Immune Response: Antigens & Antibodies
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Last revised: Thursday, January 6, 2000
Ch. 30 in Prescott et al, Microbiology, 4th Ed.Note: These notes are provided as a guide to topics the instructor hopes to cover during lecture. Actual coverage will always differ somewhat from what is printed here. These notes are not a substitute for the actual lecture!Copyright 2000. Thomas M. Terry
B. Specific (Acquired) Defenses
Active and Passive Immunity
- Active immunity: due to individual's immune system learning new antigens, acquiring ability to make B- and T-cells specific for this antigen.
- View diagram with overview of roles of B- and T-cells
- Passive immunity: due to acquiring preformed antibodies from another individual.
- Example: unimmunized person gets tetanus shot after stepping on rusty nail. Shot consists of antibodies to the tetanus toxin made in the body of some animal (e.g. horse). Provides immediate protection, but will not last. Passive immunity typically lost after 6 months.
- Newborn children do not yet have active immunity. For first 6 months, don't get many diseases, protected by mother's antibodies passed to blood system of newborn before birth. After 6 months, infant must rely on its immune system to "learn" and acquire immunity to series of diseases.
Antibodies & Antigens
- Antigens are "foreign" substances that induce some kind of immune response. Typically high mol. wt. (> 10,000 daltons).
- Good antigens include proteins, complex polysaccharides. Nucleic acids not typically good antigens, nor are simple polysaccharides (e.g. glycogen). Low molecular weight molecules are not antigenic.
- Antibodies: proteins found in serum (liquid portion of blood after removal of clotting factors from plasma). Technically called "Gamma globulins", because found in the gamma fraction of serum proteins isolated by electrophoresis. Antibodies = gamma globulins = immunoglobulins, all synonymous terms.
- All antibodies are based on the unit "motif" of a Y-shaped molecule made of two light chains and two heavy chains. Some antibody classes (IgM) occur as multimers in which more than one unit is attached together.
- IgG is the most common antibody in blood and lymph, but IgM is the first to appear.
- View structure of an IgG molecule (requires Chime plug-in)
- Antibody structure (IgG): two heavy chains + 2 light chains. Each chain has a constant region and a variable region.
- Antibody + antigen combine by specific 3-D stereospecific weak chemical bonding. View antibody-antigen bonding (requires Chime plug-in)
- Types of Antibodies. View figure showing different antibody classes
- IgG; bivalent (2 binding sites), most common antibody, 70-75% of antibodies. Found in blood and lymph. Only antibody that can cross placenta.
- IgM; decavalent (10 binding sites), 10% of total antibodies; first antibody made in response to new antigen. Found in blood and lymph. Binds most avidly (more binding sites than other Ab types)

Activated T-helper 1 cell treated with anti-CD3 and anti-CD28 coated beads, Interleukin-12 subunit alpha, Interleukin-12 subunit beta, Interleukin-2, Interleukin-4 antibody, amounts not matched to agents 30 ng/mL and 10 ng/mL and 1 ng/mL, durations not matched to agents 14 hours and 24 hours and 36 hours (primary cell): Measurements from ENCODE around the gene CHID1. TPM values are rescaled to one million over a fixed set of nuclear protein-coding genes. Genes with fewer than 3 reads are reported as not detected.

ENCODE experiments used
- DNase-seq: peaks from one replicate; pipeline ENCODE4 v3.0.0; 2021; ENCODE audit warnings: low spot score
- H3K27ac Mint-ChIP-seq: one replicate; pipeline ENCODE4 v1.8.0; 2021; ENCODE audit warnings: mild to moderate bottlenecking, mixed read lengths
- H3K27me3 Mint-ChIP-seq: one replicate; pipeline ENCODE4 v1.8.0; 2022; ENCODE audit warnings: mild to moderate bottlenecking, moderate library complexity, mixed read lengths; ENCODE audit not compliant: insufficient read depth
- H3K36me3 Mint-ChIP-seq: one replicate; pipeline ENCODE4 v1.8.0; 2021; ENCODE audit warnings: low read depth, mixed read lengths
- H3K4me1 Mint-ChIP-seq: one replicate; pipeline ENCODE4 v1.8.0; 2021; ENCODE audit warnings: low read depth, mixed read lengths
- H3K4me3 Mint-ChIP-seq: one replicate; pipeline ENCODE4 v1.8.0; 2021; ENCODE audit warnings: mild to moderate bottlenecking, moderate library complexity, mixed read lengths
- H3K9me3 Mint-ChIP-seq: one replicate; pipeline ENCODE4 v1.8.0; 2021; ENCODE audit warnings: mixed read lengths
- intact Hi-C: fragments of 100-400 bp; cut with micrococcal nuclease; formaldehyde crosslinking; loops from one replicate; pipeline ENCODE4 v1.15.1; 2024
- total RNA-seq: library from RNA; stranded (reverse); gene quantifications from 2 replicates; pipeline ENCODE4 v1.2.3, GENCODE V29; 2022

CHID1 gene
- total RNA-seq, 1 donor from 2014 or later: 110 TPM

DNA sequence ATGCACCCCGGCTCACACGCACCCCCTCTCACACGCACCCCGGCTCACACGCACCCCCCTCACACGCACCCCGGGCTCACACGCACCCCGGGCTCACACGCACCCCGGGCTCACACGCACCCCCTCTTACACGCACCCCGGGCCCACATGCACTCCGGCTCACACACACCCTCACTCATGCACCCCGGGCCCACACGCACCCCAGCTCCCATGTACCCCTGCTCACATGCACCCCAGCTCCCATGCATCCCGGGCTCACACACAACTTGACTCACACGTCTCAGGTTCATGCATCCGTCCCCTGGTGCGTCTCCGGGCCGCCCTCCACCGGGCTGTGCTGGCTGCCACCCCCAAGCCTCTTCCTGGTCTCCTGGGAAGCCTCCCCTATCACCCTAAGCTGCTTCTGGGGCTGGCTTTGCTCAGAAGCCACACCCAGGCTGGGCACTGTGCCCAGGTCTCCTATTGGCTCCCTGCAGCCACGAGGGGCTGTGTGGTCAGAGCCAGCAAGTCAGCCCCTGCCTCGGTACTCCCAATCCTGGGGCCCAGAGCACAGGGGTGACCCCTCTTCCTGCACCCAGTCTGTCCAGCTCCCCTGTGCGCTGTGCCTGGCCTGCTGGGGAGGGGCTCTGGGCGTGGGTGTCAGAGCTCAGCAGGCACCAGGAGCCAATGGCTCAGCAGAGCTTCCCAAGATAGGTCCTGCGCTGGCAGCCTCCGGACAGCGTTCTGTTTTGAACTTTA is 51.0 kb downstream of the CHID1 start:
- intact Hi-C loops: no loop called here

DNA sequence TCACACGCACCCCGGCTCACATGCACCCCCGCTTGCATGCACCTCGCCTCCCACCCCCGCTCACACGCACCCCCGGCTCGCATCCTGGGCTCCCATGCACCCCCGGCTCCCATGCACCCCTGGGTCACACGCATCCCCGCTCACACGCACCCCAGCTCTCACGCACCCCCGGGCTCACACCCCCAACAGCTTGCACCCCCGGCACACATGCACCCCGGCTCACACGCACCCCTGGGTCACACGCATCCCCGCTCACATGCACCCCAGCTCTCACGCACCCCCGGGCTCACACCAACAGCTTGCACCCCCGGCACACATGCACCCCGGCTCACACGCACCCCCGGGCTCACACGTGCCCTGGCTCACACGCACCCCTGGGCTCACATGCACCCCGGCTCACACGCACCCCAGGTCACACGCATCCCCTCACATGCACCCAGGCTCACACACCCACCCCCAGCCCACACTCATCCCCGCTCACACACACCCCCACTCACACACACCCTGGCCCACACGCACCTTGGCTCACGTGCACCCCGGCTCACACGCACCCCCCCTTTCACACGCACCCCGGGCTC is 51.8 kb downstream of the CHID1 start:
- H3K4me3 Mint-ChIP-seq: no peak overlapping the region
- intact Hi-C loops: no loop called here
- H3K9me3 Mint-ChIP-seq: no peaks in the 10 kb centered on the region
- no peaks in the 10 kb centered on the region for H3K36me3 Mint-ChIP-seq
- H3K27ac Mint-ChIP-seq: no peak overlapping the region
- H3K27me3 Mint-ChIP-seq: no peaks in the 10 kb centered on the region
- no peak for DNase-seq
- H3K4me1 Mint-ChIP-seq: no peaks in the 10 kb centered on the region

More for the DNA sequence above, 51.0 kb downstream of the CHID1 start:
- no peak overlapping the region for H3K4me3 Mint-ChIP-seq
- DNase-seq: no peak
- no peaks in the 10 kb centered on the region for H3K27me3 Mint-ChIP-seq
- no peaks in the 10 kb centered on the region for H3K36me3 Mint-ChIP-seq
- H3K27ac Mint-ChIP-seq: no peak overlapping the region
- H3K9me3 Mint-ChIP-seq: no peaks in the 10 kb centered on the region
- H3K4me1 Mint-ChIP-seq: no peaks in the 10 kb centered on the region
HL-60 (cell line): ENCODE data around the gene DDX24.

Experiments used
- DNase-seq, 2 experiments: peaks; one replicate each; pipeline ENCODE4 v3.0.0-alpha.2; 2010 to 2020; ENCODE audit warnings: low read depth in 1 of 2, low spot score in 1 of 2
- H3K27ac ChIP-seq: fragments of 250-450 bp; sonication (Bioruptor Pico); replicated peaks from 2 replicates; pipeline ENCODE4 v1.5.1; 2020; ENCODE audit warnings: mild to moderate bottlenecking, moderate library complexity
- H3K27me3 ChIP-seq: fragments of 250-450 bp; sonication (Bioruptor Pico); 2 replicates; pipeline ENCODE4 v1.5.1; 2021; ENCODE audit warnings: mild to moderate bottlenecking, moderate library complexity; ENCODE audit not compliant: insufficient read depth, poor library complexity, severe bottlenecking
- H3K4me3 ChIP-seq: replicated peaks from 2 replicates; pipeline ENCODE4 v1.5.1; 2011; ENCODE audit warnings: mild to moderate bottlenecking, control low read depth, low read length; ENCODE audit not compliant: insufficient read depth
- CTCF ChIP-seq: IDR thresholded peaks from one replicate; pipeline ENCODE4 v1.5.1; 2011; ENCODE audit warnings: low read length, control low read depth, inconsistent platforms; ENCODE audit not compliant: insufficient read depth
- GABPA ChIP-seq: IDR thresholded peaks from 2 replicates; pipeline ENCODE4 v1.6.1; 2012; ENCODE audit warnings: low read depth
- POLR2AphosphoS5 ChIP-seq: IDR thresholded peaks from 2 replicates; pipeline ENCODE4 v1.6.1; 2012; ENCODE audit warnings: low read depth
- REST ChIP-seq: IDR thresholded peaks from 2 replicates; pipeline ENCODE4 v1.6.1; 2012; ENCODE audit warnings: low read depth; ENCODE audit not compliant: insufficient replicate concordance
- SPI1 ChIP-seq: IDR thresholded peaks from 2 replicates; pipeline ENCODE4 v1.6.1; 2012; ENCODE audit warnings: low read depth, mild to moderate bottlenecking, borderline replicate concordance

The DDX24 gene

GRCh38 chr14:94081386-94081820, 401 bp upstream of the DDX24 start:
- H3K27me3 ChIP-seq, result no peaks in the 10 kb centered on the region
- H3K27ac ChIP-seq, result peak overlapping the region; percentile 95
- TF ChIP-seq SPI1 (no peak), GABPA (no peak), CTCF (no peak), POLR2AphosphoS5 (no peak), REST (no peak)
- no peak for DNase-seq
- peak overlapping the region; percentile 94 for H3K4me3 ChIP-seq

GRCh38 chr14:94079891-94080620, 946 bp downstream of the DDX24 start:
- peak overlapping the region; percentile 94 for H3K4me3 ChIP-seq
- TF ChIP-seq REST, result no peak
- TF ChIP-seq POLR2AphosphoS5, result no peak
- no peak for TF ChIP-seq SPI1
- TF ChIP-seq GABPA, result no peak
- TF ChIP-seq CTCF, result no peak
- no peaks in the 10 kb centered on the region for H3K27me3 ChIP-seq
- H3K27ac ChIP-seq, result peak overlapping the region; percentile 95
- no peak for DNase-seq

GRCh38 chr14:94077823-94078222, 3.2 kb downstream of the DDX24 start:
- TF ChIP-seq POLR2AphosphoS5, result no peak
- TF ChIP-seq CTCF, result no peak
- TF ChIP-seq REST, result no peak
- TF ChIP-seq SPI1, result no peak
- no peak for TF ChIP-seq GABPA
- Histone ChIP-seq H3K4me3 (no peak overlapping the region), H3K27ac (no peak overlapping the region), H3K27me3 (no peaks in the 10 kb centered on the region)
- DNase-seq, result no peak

- IgA; bivalent (2 binding sites), has "secretory piece" that allows molecule to travel across membranes, be exposed to moist surfaces (naso-pharyngeal cavity, respiratory tract, lining of intestine, vagina, etc.). 15% of total antibodies. Found in secretions: saliva, milk, tears, colostrum, mucous membranes.
- IgE; bivalent; accounts for only 0.000005% of total antibodies. Responsible for allergic, hypersensitive reactions.
- IgD; bivalent, only traces in blood, but found on surface of B-cells, signal B-cell to start antibody production. How many antibodies? Although only 5 types, potentially millions of different specificities. Differences occur in variable regions; despite similar overall structure, each antibody type has very specific binding site for only one or a very few antigenic sites.
- For further information, explore structure of antibodies, from Duane Sears text (Freeman).
Complement and Opsonization
- Complement = complex of 17 proteins present in normal serum. Heat labile, destroyed @ 56 deg. C. Named C1-C9, also Factor B, D, H, I etc. Complement is used up (fixed) in Antibody-antigen reactions, as a result of series of reactions called complement cascade.
- Classical cascade reaction: When Ab-Ag complex forms, base of Ab (constant region) changes shape. This activates Complement C1, which acquires esterase activity. Activated C1 not activates C2 and C4; generates a new activity which activates C3, etc. (Don't need to memorize steps in this course). After several more steps, activate C8 and C9 ---> membrane attack complex, creates pores in membrane of target cell ---> lysis.
- Opsonization = enhanced phagocytic activity. Can be stimulated by Ab-Ag reactions. Also stimulated by complement bound to Ab-Ag targets. Especially important in binding to capsules, triggering effective phagocytic uptake of capsulated bacteria.
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